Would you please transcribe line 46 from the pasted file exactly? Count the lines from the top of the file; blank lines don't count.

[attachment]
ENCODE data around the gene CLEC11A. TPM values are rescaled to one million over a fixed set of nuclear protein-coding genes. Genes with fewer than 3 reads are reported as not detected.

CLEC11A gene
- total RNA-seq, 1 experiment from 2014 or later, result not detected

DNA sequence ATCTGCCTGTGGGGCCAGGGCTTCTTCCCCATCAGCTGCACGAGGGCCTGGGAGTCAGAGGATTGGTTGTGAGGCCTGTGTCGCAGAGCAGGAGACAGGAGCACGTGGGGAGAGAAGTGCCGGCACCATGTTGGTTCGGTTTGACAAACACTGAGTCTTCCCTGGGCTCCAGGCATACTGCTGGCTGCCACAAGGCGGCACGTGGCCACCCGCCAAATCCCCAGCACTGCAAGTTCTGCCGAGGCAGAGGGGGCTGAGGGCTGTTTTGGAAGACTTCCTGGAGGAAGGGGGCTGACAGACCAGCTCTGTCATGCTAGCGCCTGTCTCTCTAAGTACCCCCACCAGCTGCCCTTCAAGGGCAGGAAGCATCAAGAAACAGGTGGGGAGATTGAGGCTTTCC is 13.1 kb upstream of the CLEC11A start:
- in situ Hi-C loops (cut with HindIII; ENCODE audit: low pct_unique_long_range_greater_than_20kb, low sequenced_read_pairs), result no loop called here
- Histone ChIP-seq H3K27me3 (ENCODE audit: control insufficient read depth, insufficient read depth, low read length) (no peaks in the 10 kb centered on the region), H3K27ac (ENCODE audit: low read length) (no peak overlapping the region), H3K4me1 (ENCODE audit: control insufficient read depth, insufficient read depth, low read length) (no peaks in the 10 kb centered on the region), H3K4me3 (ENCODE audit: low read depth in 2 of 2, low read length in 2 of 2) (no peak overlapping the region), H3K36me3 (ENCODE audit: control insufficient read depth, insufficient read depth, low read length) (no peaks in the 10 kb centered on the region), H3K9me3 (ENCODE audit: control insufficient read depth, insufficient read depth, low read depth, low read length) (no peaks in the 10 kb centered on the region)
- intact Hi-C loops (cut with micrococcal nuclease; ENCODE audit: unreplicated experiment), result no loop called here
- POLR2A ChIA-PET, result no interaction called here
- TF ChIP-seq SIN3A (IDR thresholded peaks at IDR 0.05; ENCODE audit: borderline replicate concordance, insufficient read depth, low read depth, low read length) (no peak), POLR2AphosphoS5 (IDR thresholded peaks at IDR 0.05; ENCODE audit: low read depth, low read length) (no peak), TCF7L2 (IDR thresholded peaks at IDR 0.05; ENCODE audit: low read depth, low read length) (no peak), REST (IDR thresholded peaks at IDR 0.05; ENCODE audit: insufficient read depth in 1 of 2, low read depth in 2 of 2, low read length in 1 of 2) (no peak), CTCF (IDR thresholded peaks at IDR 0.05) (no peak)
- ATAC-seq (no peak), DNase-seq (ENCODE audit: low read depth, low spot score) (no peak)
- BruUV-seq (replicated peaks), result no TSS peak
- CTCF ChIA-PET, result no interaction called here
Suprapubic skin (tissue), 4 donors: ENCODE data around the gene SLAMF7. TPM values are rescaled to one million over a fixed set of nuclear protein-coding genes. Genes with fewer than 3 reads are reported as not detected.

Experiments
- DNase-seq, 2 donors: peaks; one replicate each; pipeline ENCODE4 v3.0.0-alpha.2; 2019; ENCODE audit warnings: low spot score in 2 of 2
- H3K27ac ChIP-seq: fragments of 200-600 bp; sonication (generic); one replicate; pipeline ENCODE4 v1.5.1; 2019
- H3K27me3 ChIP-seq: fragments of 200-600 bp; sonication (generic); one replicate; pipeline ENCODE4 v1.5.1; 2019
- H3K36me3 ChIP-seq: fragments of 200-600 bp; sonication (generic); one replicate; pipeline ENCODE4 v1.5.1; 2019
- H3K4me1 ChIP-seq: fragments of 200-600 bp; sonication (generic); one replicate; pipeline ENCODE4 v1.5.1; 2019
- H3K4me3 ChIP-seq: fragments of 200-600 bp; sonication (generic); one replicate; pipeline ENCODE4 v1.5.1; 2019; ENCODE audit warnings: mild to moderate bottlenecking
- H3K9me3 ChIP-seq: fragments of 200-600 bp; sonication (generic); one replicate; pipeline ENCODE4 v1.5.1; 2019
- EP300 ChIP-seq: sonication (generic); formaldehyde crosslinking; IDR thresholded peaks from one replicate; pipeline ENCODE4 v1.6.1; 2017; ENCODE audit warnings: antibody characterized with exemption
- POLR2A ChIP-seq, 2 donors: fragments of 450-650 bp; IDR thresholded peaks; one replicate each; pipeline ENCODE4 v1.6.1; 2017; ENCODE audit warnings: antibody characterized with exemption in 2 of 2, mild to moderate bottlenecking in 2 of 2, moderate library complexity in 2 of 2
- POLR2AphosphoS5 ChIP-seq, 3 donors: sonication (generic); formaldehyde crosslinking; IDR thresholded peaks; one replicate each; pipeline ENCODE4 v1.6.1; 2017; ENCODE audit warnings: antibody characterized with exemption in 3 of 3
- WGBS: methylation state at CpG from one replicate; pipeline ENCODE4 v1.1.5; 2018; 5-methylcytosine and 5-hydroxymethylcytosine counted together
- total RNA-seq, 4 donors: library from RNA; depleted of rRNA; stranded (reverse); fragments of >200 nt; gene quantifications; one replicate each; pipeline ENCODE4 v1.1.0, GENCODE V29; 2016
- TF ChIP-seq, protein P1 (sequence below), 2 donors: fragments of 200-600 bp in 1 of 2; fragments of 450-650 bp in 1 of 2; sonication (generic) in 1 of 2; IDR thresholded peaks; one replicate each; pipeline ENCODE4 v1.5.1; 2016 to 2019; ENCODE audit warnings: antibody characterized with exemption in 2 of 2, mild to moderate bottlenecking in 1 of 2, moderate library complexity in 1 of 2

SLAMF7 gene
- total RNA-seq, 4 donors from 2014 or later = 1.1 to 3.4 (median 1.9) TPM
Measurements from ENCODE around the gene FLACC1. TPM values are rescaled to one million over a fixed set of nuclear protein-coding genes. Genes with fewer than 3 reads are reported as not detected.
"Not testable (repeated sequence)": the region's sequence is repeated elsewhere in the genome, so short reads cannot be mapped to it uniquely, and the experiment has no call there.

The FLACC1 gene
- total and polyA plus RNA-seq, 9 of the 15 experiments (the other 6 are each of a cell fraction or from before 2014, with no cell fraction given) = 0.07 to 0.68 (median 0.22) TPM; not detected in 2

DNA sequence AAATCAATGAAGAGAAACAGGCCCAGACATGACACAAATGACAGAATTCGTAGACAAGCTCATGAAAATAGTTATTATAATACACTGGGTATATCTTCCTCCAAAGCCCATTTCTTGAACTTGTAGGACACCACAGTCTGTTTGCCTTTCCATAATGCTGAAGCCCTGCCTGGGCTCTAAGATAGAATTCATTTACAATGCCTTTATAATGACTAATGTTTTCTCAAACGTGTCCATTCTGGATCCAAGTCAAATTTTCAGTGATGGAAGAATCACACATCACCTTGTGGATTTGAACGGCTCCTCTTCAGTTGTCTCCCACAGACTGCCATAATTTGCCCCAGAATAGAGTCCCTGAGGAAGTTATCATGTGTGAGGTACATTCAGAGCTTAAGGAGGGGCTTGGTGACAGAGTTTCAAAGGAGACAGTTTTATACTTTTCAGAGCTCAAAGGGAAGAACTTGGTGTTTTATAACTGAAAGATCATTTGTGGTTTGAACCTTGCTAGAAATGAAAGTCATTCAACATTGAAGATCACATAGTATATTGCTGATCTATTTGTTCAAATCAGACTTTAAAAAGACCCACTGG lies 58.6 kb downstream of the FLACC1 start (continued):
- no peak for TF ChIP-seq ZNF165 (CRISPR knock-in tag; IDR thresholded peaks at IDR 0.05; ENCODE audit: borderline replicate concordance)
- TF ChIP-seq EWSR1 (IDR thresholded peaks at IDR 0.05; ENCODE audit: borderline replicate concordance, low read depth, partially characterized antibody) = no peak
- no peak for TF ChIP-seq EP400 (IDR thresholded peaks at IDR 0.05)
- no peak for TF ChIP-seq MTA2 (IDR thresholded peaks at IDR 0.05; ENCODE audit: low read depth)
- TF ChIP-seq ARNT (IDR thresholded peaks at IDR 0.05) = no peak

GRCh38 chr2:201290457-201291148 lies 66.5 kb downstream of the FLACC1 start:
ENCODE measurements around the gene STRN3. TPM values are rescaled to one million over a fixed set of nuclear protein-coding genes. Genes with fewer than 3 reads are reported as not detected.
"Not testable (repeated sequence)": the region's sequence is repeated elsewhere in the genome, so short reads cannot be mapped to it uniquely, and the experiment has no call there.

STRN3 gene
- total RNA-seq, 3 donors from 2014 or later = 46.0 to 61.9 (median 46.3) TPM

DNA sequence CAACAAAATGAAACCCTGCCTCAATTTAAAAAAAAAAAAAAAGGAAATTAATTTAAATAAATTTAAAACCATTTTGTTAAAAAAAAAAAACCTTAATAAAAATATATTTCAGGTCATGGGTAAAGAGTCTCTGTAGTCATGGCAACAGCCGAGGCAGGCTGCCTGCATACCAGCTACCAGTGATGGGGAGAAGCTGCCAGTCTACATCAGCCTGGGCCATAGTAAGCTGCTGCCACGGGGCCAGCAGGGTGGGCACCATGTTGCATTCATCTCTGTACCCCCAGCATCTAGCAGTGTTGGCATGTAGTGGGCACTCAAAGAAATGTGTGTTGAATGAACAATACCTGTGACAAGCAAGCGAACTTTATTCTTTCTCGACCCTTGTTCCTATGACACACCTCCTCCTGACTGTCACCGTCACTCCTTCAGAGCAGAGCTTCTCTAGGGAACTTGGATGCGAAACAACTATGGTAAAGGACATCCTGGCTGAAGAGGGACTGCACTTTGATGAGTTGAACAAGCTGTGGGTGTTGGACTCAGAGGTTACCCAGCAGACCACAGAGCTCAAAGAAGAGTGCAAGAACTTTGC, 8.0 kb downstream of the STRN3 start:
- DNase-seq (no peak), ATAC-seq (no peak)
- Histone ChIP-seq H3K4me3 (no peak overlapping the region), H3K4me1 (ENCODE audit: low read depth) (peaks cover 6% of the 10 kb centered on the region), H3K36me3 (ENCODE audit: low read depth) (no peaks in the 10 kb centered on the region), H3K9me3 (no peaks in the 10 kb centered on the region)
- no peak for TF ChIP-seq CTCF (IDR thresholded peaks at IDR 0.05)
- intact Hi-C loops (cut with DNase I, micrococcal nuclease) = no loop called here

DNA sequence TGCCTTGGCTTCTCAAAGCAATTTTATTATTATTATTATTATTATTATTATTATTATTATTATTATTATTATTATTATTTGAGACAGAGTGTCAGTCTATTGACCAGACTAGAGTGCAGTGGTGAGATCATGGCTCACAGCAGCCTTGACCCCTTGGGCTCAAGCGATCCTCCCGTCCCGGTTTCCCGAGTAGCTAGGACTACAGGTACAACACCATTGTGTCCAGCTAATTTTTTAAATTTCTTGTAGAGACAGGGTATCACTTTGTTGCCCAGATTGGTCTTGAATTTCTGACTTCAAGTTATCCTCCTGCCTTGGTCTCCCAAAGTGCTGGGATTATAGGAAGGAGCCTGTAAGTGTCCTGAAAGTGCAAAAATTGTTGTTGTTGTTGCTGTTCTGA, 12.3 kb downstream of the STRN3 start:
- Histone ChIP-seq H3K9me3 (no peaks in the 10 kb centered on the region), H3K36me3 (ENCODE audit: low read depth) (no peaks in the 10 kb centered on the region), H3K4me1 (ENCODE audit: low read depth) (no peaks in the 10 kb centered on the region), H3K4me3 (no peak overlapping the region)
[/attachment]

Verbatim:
- DNase-seq (no peak), ATAC-seq (no peak)